This post will teach you everything you need to know when terminating network cabling. Including common mistakes and what to look out for. Pay attention to the details and you will be able to wire a network properly, or inspect a home network before you buy a house, or keep a contractor honest. It is a life skill, like knowing how to change your oil, or fix a faucet, only far easier to learn and do. This isn’t a highly technical post. It’s a friendly “explain like I’m 5” guide to doing it like a pro.
About Copper Network Cables
Standard network cabling of any specification (CAT5/CAT5e/CAT6/CAT6a/CAT7) is 4 pair of old-time phone wire, bundled together in the same wire jacket, with each specification taking into consideration more and more shielding and methods to keep crosstalk down. The better the cabling in this respect, the higher data per second specification you can run along it. This doesn’t mean Cat7 is “faster” than Cat6, if they are both plugged into the same equipment at the same rate. It means Cat7 has a better chance of being able to negotiate higher rate link over a given distance, given equipment that offers that higher rate.
Switches used to be 10/100 (mbps), then 1gb became standard, next 10gb will be standard. Cat5 struggles with 1gb at distance, and 10GB is out of the question. Cat6 can handle 10gb though, so people who put it in when available are already sitting pretty when the equipment becomes cost effective enough to justify the upgrade.
Two Types of Copper wire. Varying diameter.
There are two types of network cabling, and each is better at it’s task.
Solid Cabling is a simple wire of copper, which is better at transmitting data, but if flexed too much and repeatedly, will break inside the wire. It’s best for structured wiring. You run it in the walls, and to wall ports and patch panels where they don’t move again. It’s best suited for that.
Stranded Cabling is braided copper filaments instead of a single solid wire. This allows the cable far more latitude in terms of flexibility, at a cost of slightly worse conductivity over distance, which doesn’t matter because patch cabling (between structured wiring and devices, or devices in the same room) is short range.
People will order 1000ft rolls of Stranded Cabling and wiring a house or office with it. Congrats, you just got worse wires in the walls that won’t flex around anyway because you didn’t read the fine print on the product specs. Don’t be that person. I see stranded in walls far more than I should, and occasionally I see solid cabling being used as a patch cable, bent like pipe cleaners into patch panels.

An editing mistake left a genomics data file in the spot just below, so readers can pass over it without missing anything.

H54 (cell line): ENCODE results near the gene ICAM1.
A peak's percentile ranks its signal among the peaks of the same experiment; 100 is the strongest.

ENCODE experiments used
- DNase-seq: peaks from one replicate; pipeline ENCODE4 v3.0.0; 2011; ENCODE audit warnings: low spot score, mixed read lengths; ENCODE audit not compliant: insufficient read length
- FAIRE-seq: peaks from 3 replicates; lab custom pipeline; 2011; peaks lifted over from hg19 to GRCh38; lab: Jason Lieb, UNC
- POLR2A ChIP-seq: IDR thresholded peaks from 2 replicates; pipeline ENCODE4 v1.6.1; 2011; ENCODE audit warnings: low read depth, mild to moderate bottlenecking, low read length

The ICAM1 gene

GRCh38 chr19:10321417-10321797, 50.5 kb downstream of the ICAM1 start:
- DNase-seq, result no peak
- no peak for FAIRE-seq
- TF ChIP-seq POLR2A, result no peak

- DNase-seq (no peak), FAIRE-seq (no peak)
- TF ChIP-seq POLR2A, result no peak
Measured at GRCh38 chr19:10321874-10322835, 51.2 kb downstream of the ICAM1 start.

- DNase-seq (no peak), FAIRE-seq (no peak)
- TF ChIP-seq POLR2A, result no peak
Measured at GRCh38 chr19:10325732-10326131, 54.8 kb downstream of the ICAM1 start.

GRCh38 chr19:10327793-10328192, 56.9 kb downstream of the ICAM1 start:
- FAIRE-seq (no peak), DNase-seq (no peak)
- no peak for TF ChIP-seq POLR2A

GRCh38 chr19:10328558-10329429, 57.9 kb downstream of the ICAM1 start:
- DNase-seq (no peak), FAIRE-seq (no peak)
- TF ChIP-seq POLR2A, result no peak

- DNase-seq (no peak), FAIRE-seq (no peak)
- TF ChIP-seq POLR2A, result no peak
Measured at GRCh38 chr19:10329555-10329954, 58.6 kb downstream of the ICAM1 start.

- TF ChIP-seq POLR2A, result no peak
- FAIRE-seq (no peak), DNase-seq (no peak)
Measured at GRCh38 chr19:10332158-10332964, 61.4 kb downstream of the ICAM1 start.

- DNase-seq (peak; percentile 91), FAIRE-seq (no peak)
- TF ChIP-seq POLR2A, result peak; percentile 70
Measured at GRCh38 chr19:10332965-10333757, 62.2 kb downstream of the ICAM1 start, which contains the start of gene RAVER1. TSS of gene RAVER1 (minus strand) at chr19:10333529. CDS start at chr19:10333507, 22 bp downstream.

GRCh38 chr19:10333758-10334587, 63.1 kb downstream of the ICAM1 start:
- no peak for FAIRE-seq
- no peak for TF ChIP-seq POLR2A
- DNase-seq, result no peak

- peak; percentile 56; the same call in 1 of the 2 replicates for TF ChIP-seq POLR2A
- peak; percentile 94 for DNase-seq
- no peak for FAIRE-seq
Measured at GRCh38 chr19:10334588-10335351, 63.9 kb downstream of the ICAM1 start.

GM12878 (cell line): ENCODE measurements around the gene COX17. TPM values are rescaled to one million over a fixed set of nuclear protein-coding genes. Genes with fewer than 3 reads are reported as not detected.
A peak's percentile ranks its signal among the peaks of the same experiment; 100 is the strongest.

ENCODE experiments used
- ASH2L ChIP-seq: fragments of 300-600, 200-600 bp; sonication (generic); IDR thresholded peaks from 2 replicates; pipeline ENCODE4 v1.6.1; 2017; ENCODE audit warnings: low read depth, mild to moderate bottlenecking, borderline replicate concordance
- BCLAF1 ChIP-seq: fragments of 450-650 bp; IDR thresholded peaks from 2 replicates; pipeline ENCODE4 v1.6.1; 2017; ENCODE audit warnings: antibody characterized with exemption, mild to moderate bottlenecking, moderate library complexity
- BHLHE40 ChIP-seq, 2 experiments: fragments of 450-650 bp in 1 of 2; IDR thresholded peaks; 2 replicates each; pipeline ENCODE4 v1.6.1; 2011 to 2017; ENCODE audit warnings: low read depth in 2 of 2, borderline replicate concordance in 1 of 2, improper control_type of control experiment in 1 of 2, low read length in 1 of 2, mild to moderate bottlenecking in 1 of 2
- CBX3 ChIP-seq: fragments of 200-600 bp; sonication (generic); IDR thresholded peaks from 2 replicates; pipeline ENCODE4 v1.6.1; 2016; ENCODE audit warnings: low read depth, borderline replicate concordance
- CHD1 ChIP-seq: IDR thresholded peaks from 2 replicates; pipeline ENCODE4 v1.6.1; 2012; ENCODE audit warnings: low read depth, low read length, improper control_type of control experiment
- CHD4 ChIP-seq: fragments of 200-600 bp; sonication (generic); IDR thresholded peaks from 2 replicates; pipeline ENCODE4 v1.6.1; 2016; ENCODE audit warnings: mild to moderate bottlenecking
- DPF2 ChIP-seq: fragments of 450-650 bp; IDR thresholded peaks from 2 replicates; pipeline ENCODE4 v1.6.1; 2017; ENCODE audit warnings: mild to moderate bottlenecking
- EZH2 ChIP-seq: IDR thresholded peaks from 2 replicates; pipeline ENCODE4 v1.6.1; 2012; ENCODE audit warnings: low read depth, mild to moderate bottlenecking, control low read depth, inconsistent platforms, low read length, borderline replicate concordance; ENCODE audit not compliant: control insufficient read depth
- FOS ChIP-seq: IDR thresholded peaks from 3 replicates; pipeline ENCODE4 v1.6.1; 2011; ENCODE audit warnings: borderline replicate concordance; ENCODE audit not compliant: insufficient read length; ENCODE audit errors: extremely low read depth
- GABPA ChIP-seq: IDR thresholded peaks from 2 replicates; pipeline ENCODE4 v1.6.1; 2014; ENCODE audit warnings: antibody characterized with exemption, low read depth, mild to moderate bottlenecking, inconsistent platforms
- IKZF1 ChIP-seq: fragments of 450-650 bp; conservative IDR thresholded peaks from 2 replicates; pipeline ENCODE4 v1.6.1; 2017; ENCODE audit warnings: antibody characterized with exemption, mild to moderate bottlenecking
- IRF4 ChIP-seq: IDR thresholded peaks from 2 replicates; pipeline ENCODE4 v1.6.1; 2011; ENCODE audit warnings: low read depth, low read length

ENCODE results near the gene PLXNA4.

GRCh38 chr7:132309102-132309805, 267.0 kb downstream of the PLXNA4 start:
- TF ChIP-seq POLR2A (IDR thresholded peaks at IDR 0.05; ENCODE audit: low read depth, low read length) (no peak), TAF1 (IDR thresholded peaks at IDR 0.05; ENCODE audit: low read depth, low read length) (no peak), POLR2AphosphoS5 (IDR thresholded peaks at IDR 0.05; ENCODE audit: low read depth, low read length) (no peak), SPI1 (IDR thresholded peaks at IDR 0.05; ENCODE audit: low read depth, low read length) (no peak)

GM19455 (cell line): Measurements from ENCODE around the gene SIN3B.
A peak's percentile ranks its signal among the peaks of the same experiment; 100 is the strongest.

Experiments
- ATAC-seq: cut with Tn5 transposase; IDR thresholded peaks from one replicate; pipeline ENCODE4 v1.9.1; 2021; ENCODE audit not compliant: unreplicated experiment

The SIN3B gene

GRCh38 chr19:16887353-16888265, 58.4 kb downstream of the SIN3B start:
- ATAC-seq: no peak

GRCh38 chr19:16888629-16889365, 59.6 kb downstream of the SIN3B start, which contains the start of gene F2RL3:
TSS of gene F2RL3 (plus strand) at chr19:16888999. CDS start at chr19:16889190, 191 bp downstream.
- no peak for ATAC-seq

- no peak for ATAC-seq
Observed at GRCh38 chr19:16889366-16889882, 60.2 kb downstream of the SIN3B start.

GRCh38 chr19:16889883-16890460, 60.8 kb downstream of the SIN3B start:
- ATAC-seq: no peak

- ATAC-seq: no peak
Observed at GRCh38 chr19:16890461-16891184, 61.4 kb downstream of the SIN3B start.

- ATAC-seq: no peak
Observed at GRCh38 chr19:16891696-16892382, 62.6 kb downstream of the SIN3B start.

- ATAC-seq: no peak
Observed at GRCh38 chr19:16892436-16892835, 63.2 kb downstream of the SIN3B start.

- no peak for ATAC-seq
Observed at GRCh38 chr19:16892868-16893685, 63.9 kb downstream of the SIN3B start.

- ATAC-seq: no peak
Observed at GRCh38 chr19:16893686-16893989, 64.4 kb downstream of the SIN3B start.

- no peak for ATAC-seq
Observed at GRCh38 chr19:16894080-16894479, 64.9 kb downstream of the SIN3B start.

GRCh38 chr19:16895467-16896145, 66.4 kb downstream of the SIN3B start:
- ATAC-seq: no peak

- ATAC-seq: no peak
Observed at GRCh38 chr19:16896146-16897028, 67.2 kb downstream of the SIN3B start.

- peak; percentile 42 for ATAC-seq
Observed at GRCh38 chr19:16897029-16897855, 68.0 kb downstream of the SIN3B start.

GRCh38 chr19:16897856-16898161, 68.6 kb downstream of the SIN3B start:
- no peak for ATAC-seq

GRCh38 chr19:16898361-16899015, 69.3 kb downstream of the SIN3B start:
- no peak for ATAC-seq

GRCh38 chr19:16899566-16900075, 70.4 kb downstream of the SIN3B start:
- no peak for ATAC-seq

Wiring comes in various gauges, the thickness of the wire. In the case of network cabling there is AWG23 and AWG24. Lower is thicker gauge wiring. You want AWG23 gauge wiring for at least your structuring wiring, where distance quickly becomes a factor.
So when shopping for Ethernet Cabling.
For in-wall use, you want Solid wiring with a diameter AWG23, For patch cabling, it’s matters far less and usually just a couple feet long.
All Category 5 & 6 types are terminated in one of two ways.
Male RJ-45 connector
As an end user, this is the type of connector that typically comes to mind when you think about Ethernet.
You shouldn’t actually be terminating many of these yourself, if you plan your network correctly though. It’s used for patch cables, and it’s cheaper to just order them for the vast majority of use cases. They are done by machine and tested before they come to you. Making them yourself is only cheaper if you value labor time at basically nothing, or you need it for something special.
I terminate male connections for PoE powered Access points mounted in drop ceilings, or runs through a masonry hole to exterior mountings for PoE Cameras, Point to Point Wireless, or the odd occasional piece of equipment (a scoreboard once). They have to go through holes where the connector can’t already be on, and usually cut to a custom length. And every time I fiddle with getting the wires just right in the connector I wish I could just use a patch cable I bought instead, but the requirements mean I need to terminate onsite.
If you need male connectors for something you can’t otherwise terminate
Female RJ-45 Connectors
These are actually the bread and butter of a well designed network build out. Terminating into a patch panel, or to a fixed network drop, like a wall jack. It’s done with a punchdown tool and is much easier and less fiddly than the male connection termination is.